Brett Anderson and Vin Mazzaro were among the A’s pitchers who threw live BP today, although most hitters just stood in without swinging — as is the norm on the first day — just to get a feel for the ball coming out of the pitcher’s hand. I talked to several of Mazzaro’s teammates who said the righty looked “fantastic.” He said he threw all his pitches and really felt comfortable out there, so don’t count him out just yet for the fifth rotation spot, although he’ll have to put up big numbers this spring to out-duel Trevor Cahill and Gio Gonzalez.
Michael Taylor put on quite a show while taking some swings in the cage today. He hit a monster homer but then was robbed of another after Jack Cust jumped up to grab the long ball…more live BP to come tomorrow, barring any big rainstorms.
Seems like just a day ago I was teasing my sister about the rain she was getting in Northern California. And there I was, texting her from my patio while working under the perfect 75-degree sun in Arizona. Silly me, for not thinking karma would actually come back to get me so soon. But such was the case this morning as I stepped out of the car bright and early on pitchers/catchers reporting day under dark clouds just waiting to topple me with big, cold raindrops. Out of courtesy, they waited a whole hour before letting loose, but that didn’t help the fact I was standing sans umbrella and rain coat while waiting for A’s players to enter and leave the clubhouse facilities, which were closed all day due to physicals. Luckily, all seven of us media people didn’t have to shiver much longer before being allowed to stand in a small hallway just around the corner from the clubhouse. The players must have loved it, as we created somewhat of a red carpet entrance by standing on both sides of the walkway. At the same time, they must have also rolled their eyes after passing us, knowing full well it would be hard to escape without coming back from their physicals to talk to us. A few got by, but we did catch up with several notable guys. Here’s a good-size collection of what I heard today:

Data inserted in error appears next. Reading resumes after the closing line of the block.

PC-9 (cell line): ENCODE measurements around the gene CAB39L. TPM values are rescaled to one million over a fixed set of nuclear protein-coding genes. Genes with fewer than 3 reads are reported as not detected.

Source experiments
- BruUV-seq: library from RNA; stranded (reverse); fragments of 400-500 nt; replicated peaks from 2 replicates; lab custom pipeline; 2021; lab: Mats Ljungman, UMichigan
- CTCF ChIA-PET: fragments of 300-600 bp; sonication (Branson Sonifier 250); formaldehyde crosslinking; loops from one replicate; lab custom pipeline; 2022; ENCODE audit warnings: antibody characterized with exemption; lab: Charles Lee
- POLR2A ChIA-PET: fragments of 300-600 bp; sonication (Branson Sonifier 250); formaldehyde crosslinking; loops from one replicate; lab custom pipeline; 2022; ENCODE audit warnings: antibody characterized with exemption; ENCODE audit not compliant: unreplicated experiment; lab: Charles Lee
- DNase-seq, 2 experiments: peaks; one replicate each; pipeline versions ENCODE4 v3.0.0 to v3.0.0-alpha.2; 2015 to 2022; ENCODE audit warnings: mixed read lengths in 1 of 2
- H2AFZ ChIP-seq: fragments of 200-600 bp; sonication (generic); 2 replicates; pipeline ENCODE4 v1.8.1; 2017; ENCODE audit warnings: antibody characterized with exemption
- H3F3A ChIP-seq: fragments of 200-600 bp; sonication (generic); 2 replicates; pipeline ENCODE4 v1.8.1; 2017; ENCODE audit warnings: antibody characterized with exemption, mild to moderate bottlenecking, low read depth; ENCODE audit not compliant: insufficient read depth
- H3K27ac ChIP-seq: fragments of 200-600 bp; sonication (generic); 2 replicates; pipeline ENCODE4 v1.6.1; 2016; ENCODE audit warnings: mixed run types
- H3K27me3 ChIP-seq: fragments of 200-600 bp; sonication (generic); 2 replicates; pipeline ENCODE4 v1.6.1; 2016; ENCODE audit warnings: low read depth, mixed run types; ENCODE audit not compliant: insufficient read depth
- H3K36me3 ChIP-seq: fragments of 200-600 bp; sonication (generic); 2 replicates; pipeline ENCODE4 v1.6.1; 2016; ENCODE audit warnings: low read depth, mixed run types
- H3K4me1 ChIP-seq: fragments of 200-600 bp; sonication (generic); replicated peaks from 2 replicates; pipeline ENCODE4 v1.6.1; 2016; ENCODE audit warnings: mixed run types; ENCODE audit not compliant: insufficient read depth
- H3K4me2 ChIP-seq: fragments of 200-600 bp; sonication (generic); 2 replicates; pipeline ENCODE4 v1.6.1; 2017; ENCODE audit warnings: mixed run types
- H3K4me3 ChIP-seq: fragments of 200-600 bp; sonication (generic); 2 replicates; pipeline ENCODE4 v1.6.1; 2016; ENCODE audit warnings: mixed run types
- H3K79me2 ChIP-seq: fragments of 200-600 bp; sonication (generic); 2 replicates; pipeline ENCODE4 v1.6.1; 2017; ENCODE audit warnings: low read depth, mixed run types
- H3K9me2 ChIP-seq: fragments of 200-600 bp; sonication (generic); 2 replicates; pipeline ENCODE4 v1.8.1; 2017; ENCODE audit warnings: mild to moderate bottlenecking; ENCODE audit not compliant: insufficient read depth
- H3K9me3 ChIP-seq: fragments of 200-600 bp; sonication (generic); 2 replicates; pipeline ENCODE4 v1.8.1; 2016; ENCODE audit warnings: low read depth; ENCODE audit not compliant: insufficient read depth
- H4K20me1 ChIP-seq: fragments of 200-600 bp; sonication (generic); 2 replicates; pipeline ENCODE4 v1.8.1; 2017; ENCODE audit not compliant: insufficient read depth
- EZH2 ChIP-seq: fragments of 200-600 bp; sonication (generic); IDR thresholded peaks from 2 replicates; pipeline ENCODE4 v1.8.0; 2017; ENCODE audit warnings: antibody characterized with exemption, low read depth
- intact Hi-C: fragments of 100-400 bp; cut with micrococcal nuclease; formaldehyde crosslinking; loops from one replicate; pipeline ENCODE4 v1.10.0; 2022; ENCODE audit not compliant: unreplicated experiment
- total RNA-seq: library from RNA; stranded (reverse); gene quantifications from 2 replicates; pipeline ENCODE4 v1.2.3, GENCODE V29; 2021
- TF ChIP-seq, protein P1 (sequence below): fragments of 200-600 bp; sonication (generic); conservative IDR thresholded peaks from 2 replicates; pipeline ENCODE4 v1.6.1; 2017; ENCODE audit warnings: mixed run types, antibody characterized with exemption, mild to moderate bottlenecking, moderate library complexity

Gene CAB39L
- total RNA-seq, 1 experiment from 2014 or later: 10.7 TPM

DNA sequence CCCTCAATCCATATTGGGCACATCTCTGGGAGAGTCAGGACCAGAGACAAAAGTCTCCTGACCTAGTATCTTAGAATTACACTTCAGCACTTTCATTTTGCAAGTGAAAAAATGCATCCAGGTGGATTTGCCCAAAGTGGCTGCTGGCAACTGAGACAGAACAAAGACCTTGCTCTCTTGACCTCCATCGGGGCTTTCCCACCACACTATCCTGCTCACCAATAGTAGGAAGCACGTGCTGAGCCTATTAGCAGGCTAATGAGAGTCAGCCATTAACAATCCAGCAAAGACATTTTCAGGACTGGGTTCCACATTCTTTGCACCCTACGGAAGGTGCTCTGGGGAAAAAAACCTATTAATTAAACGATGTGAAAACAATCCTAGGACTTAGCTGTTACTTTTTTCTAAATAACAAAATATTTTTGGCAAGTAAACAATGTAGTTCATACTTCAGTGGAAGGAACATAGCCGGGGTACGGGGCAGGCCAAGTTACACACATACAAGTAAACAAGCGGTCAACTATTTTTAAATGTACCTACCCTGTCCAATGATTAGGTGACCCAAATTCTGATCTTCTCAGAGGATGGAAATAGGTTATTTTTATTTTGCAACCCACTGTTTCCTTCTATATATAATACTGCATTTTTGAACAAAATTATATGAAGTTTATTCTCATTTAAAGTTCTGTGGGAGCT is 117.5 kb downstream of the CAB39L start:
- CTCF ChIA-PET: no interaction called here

Bob Geren reported that Justin Duchscherer has been experiencing stiffness off and on in his lower back for a couple of weeks, the most recent time being this morning after throwing a 20-pitch bullpen session yesterday. He’ll be reevaluated tomorrow morning before pitchers and catchers begin their first official workouts at 9:45 a.m. Geren didn’t sound overly concerned, but the team must be slightly worried given Justin’s history with back injuries. Should be interesting to see if he is limited to certain activities tomorrow.
Ben Sheets held an informal media session after his physical and appeared very confident heading into tomorrow’s workouts with zero restrictions. He is following the same throwing program as the other A’s pitchers and will throw his second bullpen session (his first one came Friday) tomorrow. The A’s big offseason acquisition admitted it was a little strange “putting on the green” after being in Milwaukee for so long, but he said he’s excited for the challenge of a new league. Sheets added that he tries different things every spring but usually comes out of it with the same two pitches (fastball and curveball) he’s used since he was 11 years old. “They ask about the changeup and I’m usually eh about it,” he said. “I’ll throw it here and there.” He’s tried all forms of a cutter but insists they all look the same – “straight as a string.” However, he might try learning what he called his 12th cutter since he likes what he sees of Duchscherer’s cutter. Said Sheets: “I believe in location and a breaking ball, and we’ll go from there.”